intrastellar warfare, fought with skilled

swordplay by creatures bearing
definite resemblance to styrofoam
balls.
Patchwork, Philip Perkin's ex-
perimental film, proved to be in a most
difficult genre. Synchronizing diverse
visual patterns with separate beats,
Perkins precisely merged the forms
together, creating a final bland of
image and sound. While a number of
the Festival's experimental offerings
tried scratching film or burning film for
effect, Patchwork molded its audio-
visual technique into a film that worked
and was well received by the audience.
DANIEL ALGRANT'S film,
Cathedral, earned festival honors by
capturing the painful essence of a South
Boston housing project through the
eyes of a ten-year old resident. Kevin,
the main subject of the film, burned
nearly half his face on an exposed
heating pipe within Cathedral. Algrant
pursues Kevin's energetic but tragic
point of view as characteristic of those
who are forced to grow up inside
Cathedral's cement cells. Despite some
poorly recorded conversation,
Cathedral became rich documentary,
through slick editing, fine audio overlap
of visual images, and through
packaging of its intended statement.
Among those films receiving
honorable mention was an entertaining
and skillfully done animation by Tom
Kraft entitled Oscar Goes Bowling.
Creating a clay animation of a poor,
befuddled creature named Oscar, the
film focused on Oscar's problem of get-
ting a bowling ball to cooperate.
Had the administration of the festival
been as well thought out as the films
themselves, the festival would have
been perfect.
The Saturday matinee didn't work.
The theatre was too light and there
were some problems with film
splicing that marred the presentation.
In all but the first evening's presen-
tation no introduction to the films ahead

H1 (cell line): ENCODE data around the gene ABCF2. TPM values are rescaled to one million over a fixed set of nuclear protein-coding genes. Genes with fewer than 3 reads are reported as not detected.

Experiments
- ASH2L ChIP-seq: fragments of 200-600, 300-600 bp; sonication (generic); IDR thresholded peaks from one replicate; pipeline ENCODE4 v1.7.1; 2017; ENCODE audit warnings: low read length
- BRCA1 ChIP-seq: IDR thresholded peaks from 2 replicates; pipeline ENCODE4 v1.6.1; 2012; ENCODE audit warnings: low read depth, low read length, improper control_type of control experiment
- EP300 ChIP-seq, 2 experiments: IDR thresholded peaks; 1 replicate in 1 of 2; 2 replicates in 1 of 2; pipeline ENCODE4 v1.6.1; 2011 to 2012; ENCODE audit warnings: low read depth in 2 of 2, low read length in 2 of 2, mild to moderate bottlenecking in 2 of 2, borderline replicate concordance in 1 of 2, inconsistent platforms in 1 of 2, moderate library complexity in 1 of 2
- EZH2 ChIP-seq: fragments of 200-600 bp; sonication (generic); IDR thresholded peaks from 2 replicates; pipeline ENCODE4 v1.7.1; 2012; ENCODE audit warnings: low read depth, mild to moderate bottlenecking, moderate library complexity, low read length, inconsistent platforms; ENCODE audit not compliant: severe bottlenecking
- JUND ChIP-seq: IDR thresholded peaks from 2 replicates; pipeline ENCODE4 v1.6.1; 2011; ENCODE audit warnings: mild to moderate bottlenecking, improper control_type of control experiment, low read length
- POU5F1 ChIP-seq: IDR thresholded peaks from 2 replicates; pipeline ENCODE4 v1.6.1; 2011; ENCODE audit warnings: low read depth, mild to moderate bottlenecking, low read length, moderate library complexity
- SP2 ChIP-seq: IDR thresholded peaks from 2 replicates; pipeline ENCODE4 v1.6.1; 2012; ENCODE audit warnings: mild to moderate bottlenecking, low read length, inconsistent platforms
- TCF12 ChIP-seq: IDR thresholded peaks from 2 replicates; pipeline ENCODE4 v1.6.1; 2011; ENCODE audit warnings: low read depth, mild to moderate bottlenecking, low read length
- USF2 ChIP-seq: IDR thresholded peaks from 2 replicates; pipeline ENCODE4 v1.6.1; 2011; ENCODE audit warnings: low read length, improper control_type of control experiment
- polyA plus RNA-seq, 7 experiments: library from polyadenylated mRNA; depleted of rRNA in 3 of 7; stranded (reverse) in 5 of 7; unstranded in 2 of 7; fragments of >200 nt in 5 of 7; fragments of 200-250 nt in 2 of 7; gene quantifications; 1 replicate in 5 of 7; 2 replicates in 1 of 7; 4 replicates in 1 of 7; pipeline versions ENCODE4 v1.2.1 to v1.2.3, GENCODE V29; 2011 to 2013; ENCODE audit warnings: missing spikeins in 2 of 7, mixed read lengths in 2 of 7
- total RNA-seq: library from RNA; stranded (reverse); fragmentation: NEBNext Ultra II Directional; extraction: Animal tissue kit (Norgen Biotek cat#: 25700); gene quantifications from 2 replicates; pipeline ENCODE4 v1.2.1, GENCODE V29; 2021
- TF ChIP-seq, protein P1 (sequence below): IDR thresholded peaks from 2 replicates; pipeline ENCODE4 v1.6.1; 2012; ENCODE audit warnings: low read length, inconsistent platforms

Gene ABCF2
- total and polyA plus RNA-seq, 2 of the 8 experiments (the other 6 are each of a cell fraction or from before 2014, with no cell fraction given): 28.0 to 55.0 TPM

was given, an addition which would
have furthered the understanding and
enjoyment of the audience.

By MATTHEW KLETTER
LAST SUNDAY NIGHT marked the
second concert of the Composers
Concepts series, presenting McCoy Ty-
ner and the Paradise Theater Orches-
tra, featuring Ron English and Lyman
Woodard. The restoration of the Para-
dise Theatre stands out among the
various renaissance activities of De-
troit. The theater showcased black jazz
in Detroit from 1942-1952, bringing in
such jazz greats as Earl Hines, Billy
Eckstine, Count Basie, and the "Bird,"
Charlie Parker. -
Sunday's performance began with
the Paradise Theater Orchestra, which
played three selections by Woodard and
four by English. The first, "Cheeba,"
maintained a Latin sound, and featured
a vibrant piano solo by Woodard. The
Orchestra, which consists of fifteen
Detroit area musicians, sounded great,
and was a pleasant surprise after many
disappointing concerts in- Detroit
during the last few years. Nenge, the
congo player, stood out as the white-
shoed, funky dancer of the Orchestra,
using percussion to lay his funk on the
responsive audience.
English plays his guitar with accura-
cy, leading the orchestra through a cool
jazz set. The last selection by the Para-
dise Orchestra, "Lullaby," brought out
the Detroit sound that one visualizes
driving down the Lodge or maybe by
the Jeffries Freeway West, past the
factories.
THE SECOND ACT of the night was
McCoy Tyner. Born in Philadelphia in
1938, Tyner began playing at 15, pro-
gressed to jazz by 17, and in 1959 joined
saxophonist Benny Golson, later join-
ing the Jazztet. He then joined John
Coltrano's Quintet as pianist when the
group was only two weeks old.
He played with Coltrane for almost
six years. Referring to Coltrane McCoy
recalls, "John felt that music was like
the universe, which influenced me. It's
like you look up and see the stars but
beyond them are many other stars. He
was looking for the stars you can't see."
Tyner performed four selections, the
first two written by himself, the third
by Duke Ellington, and the final num-
ber by John Coltrane. It became ob-
vious from the first selection, "Fly with

the Wing," that Tyner is a master of the
keyboard, floating across the board
with incredible speed and clarity.
Tyner achieves a personal sound;
many times a mystic piano encroached
by twilighting clarinets performed by
George Adams and Joe Ford.'
THE McCOY TYNER Sextet' is a
dynamic sextet unit, undominated by
Tyner: The rhythm section, composed
of bass player Charles Fambrough,
drummer Eric Gravatt, and multiple
percussionist Guillermi Franco, creats
the intricate background for Tyner and
his saxmen to expand upon. Tyner has a
developed sense of form allowing all of
his musicians a great base from which
to work.